Running in the Snow Tips


Running in the snow can be quite a challenge...


Yaktrax Run,Gray/Red,L Yaktrax 8163
To learn to run in snow it's a good idea to look at the weather.
Precipitation, temperature and even the humidex are one of the many things to watch for. This will give you a good idea of the type of surface you will be running on.
It's also great for making your running schedule for the week.

When Temperatures are (only) freezing when running in the snow!

I say only because I don't think of this as cold in the winter, there are so many days that we live with much colder temperatures!  This is the temperature I wait for,  it makes for a great surface to run on! Love that January thaw.... It's my favorite!
Everything is frozen, crusty and that slightly hard crust makes for great traction.
It's not too hard and still packs down nicely while you run! This is a great time to venture on the trails and pack down a good spot for running. If you've been missing out on interval training, (like the LEARN TO RUN run/walk intervals or RACE/DISTANCE TRAINING) it's good to get out. This temperature in the middle of winter brings good fun and tests your fitness running. When temperatures sit on the freezing mark there are also some hazards to watch out for, especially locations in the sun that may start to melt and form black ice.

When the Temperatures rise above freezing running in the snow.

These conditions tend to be slightly easier to run on, because every step will pack down onto other melting layers or if the layers are minimal will splash away from your step. At times it will be dryer in already melted or plowed areas like roads and sidewalks. Where there is melting snow on paths it can get kind of slippery like running on a wet beach. Be careful to avoid ice, wet melting ice as you probably already know can be very dangerous. Don't get yourself in trouble by attempting one dodged step.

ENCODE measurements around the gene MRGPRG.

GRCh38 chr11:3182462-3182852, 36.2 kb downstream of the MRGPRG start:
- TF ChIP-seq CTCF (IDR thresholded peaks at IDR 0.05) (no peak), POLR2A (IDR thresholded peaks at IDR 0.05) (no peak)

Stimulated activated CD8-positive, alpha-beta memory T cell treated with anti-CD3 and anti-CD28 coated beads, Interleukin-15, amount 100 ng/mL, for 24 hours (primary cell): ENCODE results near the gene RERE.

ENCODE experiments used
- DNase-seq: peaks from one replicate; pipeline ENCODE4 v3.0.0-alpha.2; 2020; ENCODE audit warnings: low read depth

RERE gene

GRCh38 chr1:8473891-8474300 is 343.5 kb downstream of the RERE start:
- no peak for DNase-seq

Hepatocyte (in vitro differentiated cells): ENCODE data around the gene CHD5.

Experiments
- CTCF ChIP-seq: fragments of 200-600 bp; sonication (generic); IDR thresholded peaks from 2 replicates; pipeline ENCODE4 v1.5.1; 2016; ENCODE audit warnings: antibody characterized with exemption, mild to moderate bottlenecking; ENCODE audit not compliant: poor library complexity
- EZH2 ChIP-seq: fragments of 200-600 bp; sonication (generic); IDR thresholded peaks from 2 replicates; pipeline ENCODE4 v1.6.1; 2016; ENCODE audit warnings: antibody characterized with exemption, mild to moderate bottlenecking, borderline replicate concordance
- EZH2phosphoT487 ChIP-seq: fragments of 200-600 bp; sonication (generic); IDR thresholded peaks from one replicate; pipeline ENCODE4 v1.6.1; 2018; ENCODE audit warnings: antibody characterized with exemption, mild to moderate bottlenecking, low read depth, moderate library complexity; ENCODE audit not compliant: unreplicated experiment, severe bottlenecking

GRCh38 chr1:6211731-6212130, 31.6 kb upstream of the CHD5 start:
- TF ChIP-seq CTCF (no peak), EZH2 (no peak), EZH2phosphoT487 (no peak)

Temperatures diving way below freezing!
Temperatures that are below freezing tend to be a little harder to run because paths that are already made tend to be bumpy and can cause an ankle to turn, thus more dangerous and a little more work. It is best on these days to venture to really well-plowed paths, quietly plowed side roads, or even test yourself in a non-tracked open field. The difficulty with this kind of snow is it can get silty making it very hard to run on, even worse than loose sand. This last is quite a test and usually has you finished much sooner than later, especially when snow is knee deep. Lastly, pay particular attention to slippery ice and make sure you dress appropriately
The best way to protect yourself from the slippery ice, silty snow, packed and slippery trails is by using Yaktrax.  Yaktrax is coiled based rubbers that nonchalantly fit right under your running shoe. The coils grab nicely onto the ice and slippery silty snow and make running so much easier on your legs.

Features and Benefits Of Yaktrax:
  • Removable performance strap: Help keep the Yaktrax in place
  • Vertical and horizontal coil pattern: Provides side-to-side, forward and backward stability
  • Material: Steel coils and natural rubber base
  • Ultralight weight: Pair weighs 5.1-5.5 ounces
  • Heel tab: Provides easy on and off


    Here's a video of me showing how much better Yaktrax were a few years ago from a no-name brand.



    What do you do to stop slipping on the running trails? Please leave a comment.

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